“Hybrid warfare” is a term often used in Putin’s Master Plan to describe the Kremlin’s aggressive activity in its immediate sphere of influence. This modern brand of warfare combines propaganda, cyber-attacks, and misinformation to disrupt the information space, causing confusion among security officials and delaying strategic responses. Putin has repeatedly adopted this technique to great success, most significantly of late with his “little green men,” the term given to Russian special forces who infiltrated Crimea during its annexation under the guise of “local defense forces.” The nature of this type of warfare allows official “facts” to be established long after the purported actions have taken place, an effective tactic in controlling the subsequent political narrative. 

Political fragmentation in Europe is a symptom of lost mutual interests between itself an America, as well as estrangement from the values that “once bound America so closely to Europe.”

Numerous instances of recent cyber-attacks have highlighted the inability of Western security services to prevent and counter this new, much more subtle and civilian era of warfare. Russia has effectively adopted “cyberwar” as a part of its “conventional offensive warfare measures,” as was demonstrated during the annexation of Crimea, when hundreds of minor cyber-attacks were launched upon European institutions. Additionally, a number of high-profile attacks have been conducted on State Department and Pentagon targets, including leaks of President Obama’s emails. An appropriate response to such attacks is currently being debated among policymakers, but one thing is clear: in the information war, Russia is one step ahead. 

The book ends its exposé of Putin’s master plan by proposing a number of policies that America and its allies should adopt in response to a growing Russian threat. These policies represent the prevailing view inside the U.S. Democratic Party that insists on a renewed American presence in international affairs and, in particular, a response to Russian aggression abroad.

The authors advocate increased material support for the Ukrainian army in fighting the Russian-backed insurgency in the Donbas region, as well as creating favorable conditions for Ukraine to join NATO and become an EU member state—a decision in which “Moscow does not get a say.”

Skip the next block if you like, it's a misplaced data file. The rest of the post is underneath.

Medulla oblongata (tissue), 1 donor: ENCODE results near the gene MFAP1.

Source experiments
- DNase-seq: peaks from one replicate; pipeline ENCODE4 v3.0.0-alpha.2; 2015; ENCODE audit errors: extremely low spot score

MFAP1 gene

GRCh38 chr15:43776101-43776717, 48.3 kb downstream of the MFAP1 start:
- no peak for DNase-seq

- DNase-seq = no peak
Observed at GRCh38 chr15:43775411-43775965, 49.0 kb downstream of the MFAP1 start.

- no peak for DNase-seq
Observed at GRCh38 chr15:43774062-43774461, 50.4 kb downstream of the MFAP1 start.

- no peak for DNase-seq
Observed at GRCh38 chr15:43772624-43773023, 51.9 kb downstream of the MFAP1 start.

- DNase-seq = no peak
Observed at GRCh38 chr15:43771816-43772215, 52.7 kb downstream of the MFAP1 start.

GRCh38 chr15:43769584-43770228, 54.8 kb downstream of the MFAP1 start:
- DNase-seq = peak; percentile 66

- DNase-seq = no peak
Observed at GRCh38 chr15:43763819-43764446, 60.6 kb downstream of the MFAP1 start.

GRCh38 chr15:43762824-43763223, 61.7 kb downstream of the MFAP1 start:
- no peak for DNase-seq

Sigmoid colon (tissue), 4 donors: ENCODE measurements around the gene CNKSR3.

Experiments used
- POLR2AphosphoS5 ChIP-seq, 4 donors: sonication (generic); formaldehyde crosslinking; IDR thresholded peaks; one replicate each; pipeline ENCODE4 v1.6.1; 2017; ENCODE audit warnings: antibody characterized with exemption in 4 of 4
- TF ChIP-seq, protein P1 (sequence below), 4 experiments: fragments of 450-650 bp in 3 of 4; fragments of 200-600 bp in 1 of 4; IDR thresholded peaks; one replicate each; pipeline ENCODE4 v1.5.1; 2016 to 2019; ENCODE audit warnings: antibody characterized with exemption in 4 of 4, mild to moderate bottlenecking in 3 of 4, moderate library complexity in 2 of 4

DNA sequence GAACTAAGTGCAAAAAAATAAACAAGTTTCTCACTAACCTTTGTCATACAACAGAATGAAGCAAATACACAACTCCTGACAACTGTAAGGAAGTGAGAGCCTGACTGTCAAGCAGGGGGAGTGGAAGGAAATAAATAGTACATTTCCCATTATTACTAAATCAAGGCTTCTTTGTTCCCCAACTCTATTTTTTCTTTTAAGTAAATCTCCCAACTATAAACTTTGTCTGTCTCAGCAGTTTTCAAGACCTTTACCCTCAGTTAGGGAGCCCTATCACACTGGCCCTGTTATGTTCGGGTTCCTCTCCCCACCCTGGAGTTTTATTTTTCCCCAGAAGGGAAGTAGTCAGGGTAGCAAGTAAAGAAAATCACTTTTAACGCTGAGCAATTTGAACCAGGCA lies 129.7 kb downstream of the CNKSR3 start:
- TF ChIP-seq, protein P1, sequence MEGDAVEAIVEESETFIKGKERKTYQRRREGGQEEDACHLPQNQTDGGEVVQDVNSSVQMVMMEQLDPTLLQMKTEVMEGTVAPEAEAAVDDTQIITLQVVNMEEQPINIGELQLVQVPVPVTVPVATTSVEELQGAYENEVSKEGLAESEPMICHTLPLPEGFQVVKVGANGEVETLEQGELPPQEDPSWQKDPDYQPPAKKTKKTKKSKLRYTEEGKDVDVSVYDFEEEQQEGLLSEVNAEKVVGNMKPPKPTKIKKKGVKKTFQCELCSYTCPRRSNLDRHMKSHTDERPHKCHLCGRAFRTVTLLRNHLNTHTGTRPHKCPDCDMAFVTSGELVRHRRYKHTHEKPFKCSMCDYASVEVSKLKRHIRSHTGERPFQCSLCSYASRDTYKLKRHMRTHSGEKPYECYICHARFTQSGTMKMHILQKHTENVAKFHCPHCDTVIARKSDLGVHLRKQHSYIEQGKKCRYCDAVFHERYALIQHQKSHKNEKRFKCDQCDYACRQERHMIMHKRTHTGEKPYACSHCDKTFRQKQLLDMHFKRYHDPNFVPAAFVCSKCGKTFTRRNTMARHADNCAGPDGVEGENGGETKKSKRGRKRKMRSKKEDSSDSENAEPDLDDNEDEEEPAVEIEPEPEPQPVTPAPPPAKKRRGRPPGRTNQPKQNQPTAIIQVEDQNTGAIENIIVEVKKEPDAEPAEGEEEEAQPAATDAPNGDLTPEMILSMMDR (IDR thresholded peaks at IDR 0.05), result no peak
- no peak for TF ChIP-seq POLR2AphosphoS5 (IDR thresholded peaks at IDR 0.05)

As regards NATO and America’s relationship with Europe, Schoen and Smith advocate nothing short of full-scale rearmament. 

Instead of proposing unilateral nuclear drawdowns, our priority should be developing the next generation of nuclear warheads and missiles and keeping our arsenal a step ahead of Russian missile defense and detection capabilities.

Schoen and Smith accuse the EU and NATO of “spinelessness” in failing to break their addiction to Russian energy supplies, and liken their reluctance to confront the Russian threat as reminiscent of the “darkest days of appeasement.” They rightly claim that Europe is wealthy because it has taken an active role in world affairs, and to abdicate from the role of global powerhouse would be to cede power and influence to countries like Russia, which are “less timid or lethargic in their global role.”

As to what constitutes legitimate Russian interests, Schoen and Smith’s work does not say. In the book Putin and Russia effectively become a single entity, a force that has trampled on the decency of Western values and therefore deserves to be punished. This lack of insight leaves little room for a peaceful compromise between the West and Russia as countries along its border seek further alignment with Western political and military institutions. 

This brings us back to the question of values. The book finishes on a more sentimental note, observing that political fragmentation in Europe is a symptom of lost mutual interests between itself an America, as well as estrangement from the values that “once bound America so closely to Europe.” 

At the heart of this clash of values lies a conflict of interests. Although expansion of the transatlantic alliance may indeed be antagonistic to Russia, NATO should not be viewed as an “American sphere of influence,” rather a set of “like-minded countries agreeing to provide mutual security.” Putin’s Master Plan has as its central theme the values that brought America and Europe together after the Second World War, and in an increasingly bipolar world, both have an interest in defending them.